Former Iowa Gov. Tom Vilsack addresses the conference.
Nationally known legal scholars, attorneys and government leaders gathered Sept. 7, at Drake University Law School for a conference on risk and responsibility convened by former Iowa Gov. Tom Vilsack, a visiting distinguished professor of law at Drake.
The conference explored changing attitudes toward risk — who should be responsible for it, and how it can be measured and managed, including the role of insurance and the role of government. The proceedings will be published in an upcoming issue of the Drake Law Review.
Philip K. Howard assails America’s “lawsuit culture.”
Philip K. Howard, a best-selling author and a partner in the international law firm of Covington & Burling, started off the conference with a presentation on “The Dynamics of Legal Risk.”
He contended that America’s “lawsuit culture” is making people risk averse — stifling innovation and undermining economic growth. He described opportunity as the flip side of risk and argued that it’s often necessary to accept some reasonable risks in order to take advantage of opportunities.
Marc R. Stanley, former president of the Texas Trial Lawyers Association and Dallas Trial Lawyers Association, defended the current legal system, saying it provides the necessary means to redress the wrongs that occur “When Bad Companies Happen to Good People.”
Also speaking at the conference were: Tom Baker, the Connecticut Mutual professor of law and director of the Insurance Law Center at the University of Connecticut School of Law, who discussed “Embracing Risk, Sharing Responsibility;” and David Moss, the John G. McLean professor at Harvard Business School, who discussed “When All Else Fails” — the role of government in risk management.
In addition, the conference included presentations and a panel discussion on “Defining, Measuring, Managing and Facing Risk” that featured Iowa Insurance Commissioner Susan Voss, Cedar Rapids Mayor Kathleen Halloran and Drake Associate Professor of Finance Tom Root.
Former Gov. Vilsack, attorney with Dorsey and Whitney, spoke at the conclusion of the conference, which he described as “stimulating and thought-provoking.”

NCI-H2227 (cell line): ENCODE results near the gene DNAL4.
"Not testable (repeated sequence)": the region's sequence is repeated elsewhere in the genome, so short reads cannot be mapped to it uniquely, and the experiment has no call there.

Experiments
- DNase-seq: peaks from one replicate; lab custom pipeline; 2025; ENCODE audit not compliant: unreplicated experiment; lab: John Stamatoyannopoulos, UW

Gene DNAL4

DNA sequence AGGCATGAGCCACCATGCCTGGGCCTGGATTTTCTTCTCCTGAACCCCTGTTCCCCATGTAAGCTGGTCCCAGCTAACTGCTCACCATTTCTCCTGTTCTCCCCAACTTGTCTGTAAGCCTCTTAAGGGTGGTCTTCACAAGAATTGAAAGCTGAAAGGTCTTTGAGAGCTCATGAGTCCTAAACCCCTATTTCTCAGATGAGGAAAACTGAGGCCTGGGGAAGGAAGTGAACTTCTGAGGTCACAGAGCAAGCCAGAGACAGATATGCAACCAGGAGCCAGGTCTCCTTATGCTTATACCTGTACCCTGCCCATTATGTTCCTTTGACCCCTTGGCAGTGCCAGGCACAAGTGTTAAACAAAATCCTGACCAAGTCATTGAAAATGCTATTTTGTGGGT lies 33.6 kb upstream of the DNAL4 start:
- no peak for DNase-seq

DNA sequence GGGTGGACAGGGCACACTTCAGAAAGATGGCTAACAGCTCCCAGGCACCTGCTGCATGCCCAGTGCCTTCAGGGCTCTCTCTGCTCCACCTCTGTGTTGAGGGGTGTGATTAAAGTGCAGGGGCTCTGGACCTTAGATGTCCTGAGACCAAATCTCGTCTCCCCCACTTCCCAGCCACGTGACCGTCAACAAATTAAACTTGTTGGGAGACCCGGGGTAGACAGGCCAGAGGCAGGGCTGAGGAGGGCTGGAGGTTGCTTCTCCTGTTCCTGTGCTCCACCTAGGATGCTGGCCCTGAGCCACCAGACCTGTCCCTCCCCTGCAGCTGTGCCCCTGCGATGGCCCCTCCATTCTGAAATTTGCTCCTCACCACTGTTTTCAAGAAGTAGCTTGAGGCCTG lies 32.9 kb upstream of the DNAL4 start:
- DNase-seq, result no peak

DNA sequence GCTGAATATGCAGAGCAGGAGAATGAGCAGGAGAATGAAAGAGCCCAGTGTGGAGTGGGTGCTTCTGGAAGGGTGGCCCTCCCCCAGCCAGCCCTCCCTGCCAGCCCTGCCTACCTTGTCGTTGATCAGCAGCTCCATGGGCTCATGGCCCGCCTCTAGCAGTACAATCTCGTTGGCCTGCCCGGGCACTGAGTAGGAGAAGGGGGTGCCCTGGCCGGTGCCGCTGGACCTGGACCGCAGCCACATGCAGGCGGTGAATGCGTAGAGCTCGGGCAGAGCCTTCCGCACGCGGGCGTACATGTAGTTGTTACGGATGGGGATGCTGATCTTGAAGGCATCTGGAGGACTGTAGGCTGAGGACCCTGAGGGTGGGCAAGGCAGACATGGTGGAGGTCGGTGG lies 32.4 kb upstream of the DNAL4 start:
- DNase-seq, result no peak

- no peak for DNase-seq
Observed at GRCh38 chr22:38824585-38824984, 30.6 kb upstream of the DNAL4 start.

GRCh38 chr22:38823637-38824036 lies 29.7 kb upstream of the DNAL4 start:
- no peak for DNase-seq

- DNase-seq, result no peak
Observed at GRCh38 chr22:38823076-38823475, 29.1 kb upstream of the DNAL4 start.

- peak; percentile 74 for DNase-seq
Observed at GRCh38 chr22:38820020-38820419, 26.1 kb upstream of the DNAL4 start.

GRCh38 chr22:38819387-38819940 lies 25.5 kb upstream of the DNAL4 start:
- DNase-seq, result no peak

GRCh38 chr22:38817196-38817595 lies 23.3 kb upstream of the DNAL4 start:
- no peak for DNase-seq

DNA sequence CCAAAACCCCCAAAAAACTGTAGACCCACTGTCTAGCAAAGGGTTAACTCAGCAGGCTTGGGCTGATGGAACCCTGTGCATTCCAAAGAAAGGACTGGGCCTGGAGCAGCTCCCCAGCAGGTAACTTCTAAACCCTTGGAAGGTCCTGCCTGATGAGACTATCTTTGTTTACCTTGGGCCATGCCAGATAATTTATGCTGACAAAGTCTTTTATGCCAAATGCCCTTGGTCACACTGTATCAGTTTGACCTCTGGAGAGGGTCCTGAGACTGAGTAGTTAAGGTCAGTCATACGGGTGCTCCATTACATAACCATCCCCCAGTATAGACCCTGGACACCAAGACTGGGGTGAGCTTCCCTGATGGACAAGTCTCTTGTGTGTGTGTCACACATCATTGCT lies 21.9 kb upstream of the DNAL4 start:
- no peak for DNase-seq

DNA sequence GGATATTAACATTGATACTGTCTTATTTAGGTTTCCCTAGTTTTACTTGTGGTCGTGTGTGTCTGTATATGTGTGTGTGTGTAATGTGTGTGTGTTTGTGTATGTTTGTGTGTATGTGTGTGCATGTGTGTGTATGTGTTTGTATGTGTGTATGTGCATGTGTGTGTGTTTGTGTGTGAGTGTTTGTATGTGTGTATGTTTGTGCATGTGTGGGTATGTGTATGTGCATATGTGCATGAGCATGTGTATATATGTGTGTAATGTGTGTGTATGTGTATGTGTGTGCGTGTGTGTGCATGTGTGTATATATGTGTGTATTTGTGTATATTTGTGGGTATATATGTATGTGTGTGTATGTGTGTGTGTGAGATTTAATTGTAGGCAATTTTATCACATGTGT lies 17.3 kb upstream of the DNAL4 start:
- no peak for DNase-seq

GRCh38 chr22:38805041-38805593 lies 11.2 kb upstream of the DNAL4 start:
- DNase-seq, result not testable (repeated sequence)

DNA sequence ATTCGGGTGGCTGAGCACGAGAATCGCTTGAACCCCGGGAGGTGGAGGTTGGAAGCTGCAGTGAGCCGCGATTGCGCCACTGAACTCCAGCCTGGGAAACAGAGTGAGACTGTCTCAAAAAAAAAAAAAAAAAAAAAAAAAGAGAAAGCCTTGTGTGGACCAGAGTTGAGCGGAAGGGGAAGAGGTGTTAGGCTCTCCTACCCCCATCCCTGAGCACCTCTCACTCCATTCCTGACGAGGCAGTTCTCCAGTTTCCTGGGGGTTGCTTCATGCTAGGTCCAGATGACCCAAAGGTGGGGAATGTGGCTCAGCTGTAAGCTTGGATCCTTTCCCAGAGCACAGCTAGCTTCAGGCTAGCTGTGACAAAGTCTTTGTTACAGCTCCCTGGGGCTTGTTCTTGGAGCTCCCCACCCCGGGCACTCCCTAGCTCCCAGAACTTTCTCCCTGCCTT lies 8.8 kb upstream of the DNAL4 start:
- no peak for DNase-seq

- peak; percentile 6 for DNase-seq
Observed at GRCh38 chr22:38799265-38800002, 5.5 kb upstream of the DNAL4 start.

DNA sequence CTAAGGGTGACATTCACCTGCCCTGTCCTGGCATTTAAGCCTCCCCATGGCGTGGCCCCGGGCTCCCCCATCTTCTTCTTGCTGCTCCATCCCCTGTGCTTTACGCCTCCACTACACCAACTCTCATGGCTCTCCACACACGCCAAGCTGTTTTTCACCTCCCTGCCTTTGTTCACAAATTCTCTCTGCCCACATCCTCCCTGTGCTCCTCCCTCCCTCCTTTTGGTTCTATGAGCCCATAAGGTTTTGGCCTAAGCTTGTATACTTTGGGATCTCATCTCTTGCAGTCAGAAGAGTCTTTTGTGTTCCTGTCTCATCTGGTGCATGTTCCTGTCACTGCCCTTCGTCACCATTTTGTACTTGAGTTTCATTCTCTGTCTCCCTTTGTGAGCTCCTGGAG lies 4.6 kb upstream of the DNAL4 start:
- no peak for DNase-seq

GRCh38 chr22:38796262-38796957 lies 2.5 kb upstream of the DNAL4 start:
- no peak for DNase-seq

Vilsack then turned the discussion to the government’s responsibility to deal with risks ranging from terrorism to infrastructure deficiencies to natural disasters. Despite the Sept. 11 terrorist attacks and Hurricane Katrina, the nation still lacks a structure or framework at the federal, state or even city level that would compel government officials to assess risks, make decisions based on those risks, accept responsibility and be held accountable for those decisions, Vilsack said.
For example, he said government officials who decided not to repair the levees around New Orleans in a way that would adequately protect the city from a Category 5 hurricane should have been forced to disclose that information to the public before Hurricane Katrina hit.
“Either there would have been a public demand that they change the method of repair,” Vilsack said, “or at the very least more specific planning on how people would be moved from that dangerous area in the face of a Category 5 hurricane.”
Vilsack urged conference attendees to raise the issue of risk assessment when they encounter presidential candidates campaigning in Iowa.
“Ask the candidates how they would set up a framework for decision-making that would allow us to identify the risk of terrible things before they happen,” he said, “then decide how to prioritize them and address them and be truthful with the people.
“We need to tell them which ones we’re going to deal with and which ones we’re not — so they, in turn, can make their own informed decisions about what to do. I think if we did that, we would have a much better system for dealing with risk and we would obviously be in a position to hold more people accountable and responsible.”